LastPass, the password manager, has fixed a zero-day flaw in breakneck time—less than 24 hours after it was reported. The flaw would allow remote code execution and the ability to steal users’ passwords, thanks to a buggy script.
The issue was reported by Tavis Ormandy to Google’s Project Zero on Tuesday, and was quickly resolved, according to LastPass. That said, it’s a good example of why bug bounty programs and other code-review best practices
“As in this case, the best defense against such issues is multiple eyeballs on the code,” said Lee Munson, security researcher for Comparitech, via email. “The reason why remote code execution bugs keep on cropping up is the same one that pervades all areas of security, namely the human, otherwise known as the weakest link. Non-adherence to secure coding practices is one side of the coin, our fallibility the other. That’s why it is so essential that companies continually test their software, long before it goes into production. While there are never any guarantees, simple steps such as requiring someone not associated with a project to act as its code reviewer, as well as external testing, can help mitigate the risks here.”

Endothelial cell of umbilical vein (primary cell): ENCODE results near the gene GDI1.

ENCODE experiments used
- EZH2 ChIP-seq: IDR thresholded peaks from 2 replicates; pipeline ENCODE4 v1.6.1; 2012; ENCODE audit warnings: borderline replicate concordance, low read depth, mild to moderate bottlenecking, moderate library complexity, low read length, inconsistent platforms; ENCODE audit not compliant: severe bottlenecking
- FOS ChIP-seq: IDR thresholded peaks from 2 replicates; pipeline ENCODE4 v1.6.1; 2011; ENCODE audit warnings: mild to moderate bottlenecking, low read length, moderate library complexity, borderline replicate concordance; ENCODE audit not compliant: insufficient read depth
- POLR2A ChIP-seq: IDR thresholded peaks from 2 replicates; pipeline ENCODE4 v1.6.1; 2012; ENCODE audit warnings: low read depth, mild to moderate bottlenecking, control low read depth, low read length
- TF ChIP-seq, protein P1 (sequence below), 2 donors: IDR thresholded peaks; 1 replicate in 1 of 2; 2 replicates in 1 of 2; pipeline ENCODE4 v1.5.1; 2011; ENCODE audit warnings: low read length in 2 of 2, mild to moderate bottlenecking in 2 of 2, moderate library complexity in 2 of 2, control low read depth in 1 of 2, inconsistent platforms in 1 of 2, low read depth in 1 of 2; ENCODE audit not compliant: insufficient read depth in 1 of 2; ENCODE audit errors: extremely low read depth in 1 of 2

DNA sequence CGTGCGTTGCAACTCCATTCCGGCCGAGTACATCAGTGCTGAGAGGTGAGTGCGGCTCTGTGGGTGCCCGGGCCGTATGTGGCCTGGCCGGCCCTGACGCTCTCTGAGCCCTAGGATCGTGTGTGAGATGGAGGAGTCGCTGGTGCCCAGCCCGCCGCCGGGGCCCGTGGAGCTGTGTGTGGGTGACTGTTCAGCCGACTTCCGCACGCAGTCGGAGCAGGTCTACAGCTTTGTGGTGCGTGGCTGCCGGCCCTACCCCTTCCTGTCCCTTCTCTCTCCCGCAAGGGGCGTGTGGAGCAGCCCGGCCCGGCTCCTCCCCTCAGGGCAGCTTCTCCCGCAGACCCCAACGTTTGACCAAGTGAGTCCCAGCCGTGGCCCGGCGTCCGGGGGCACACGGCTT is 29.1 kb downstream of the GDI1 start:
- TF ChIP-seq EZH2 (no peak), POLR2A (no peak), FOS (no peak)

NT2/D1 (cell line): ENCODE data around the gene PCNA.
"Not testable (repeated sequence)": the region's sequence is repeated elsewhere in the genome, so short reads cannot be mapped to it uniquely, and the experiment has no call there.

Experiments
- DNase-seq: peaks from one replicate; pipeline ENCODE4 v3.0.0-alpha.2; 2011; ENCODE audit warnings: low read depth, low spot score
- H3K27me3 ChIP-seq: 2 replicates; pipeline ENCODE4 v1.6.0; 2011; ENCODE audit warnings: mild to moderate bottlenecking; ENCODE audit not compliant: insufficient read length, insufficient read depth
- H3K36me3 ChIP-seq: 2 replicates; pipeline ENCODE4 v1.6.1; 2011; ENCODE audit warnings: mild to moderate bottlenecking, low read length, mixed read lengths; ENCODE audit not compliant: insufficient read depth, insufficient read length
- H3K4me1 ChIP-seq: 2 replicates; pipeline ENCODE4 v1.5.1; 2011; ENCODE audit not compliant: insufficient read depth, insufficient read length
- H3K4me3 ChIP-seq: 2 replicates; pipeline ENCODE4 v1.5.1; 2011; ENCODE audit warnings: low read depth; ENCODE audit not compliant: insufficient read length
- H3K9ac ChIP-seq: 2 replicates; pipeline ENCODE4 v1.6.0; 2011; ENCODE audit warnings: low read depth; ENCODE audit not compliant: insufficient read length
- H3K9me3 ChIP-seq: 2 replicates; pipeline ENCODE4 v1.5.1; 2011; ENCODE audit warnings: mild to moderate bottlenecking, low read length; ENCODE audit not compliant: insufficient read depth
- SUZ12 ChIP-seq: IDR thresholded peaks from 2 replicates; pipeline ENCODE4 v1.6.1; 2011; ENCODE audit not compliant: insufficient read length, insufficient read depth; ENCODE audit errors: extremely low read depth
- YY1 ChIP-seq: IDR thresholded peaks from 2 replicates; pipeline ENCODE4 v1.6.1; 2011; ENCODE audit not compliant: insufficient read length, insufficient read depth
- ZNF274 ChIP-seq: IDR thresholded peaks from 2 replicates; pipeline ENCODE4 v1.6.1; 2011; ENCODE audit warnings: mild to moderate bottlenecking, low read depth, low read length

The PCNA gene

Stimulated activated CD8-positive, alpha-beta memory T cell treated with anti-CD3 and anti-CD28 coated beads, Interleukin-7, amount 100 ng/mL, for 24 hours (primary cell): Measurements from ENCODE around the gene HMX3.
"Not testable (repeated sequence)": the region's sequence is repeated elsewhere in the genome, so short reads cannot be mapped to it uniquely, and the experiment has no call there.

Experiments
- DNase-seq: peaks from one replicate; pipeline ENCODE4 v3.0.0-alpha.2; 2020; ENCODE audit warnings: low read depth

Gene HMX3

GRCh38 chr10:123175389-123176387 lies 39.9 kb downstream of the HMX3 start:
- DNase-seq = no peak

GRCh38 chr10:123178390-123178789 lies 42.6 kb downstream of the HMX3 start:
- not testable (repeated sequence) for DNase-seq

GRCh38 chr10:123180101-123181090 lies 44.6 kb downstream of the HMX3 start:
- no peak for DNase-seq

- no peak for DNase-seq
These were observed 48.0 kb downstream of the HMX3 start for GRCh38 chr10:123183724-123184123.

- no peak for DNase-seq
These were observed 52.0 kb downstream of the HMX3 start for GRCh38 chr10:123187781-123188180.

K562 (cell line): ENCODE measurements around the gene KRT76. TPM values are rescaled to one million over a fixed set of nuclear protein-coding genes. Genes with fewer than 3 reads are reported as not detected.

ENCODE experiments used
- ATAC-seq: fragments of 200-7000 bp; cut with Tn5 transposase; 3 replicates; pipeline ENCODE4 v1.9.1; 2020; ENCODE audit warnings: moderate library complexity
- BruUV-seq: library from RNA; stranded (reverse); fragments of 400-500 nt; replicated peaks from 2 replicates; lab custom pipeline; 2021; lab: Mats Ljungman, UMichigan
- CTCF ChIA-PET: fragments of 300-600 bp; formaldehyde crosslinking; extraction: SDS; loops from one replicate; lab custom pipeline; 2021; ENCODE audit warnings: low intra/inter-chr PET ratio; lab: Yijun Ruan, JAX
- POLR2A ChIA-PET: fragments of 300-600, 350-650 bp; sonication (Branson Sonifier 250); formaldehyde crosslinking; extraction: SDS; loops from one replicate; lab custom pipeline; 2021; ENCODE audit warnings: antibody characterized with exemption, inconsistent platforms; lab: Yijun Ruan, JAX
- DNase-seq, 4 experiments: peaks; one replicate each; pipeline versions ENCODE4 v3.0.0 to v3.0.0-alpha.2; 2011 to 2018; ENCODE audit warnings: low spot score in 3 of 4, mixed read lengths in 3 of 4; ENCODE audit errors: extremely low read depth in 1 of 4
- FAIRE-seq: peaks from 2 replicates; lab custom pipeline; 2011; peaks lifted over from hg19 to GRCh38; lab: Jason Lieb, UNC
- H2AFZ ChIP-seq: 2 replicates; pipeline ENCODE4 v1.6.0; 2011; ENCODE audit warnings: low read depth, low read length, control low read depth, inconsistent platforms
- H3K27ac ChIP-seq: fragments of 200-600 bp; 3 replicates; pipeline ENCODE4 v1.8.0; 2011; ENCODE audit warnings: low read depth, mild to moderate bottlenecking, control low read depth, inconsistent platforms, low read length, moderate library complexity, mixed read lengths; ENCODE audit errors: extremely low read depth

The problem shouldn’t turn people off to password managers, according to Tod Beardsley, research director at Rapid7, particularly given that there is no indication that the issues reported by Google were ever exploited.
“The issues with LastPass, reported by Google's Project Zero, show that security software is just like any other reasonably complex software; all have bugs, and sometimes those bugs have security implications,” he said via email. “Password managers are still far, far preferable to human-generated, human-memorable passwords. The risk associated with password reuse is far, far greater than the risk associated with a zero-day vulnerability in a particular password manager.”
He also noted that the disclosure timeline is a bit out of the ordinary.
“It's a little puzzling why Google publicly disclosed this issue merely 37 hours after the initial private disclosure to LastPass,” he said. “The issue doesn't appear to be so grave as to warrant a fast-track to disclosure, and even if it was, I would generally expect at least a couple days' of grace period to allow for a more coordinated disclosure.”
Munson added, “The bigger risk, I would argue, comes from not using a password manager—namely that the user ends up replicating the same password across all the online accounts that they use.”
Ormandy and LastPass are not strangers; last July, he found a zero-day flaw (now fixed) in the software that could be exploited using a drive-by technique with a malicious website. If successful, the attacker gained the digital keys to the kingdom—all of the credentials that the user has stored for online services.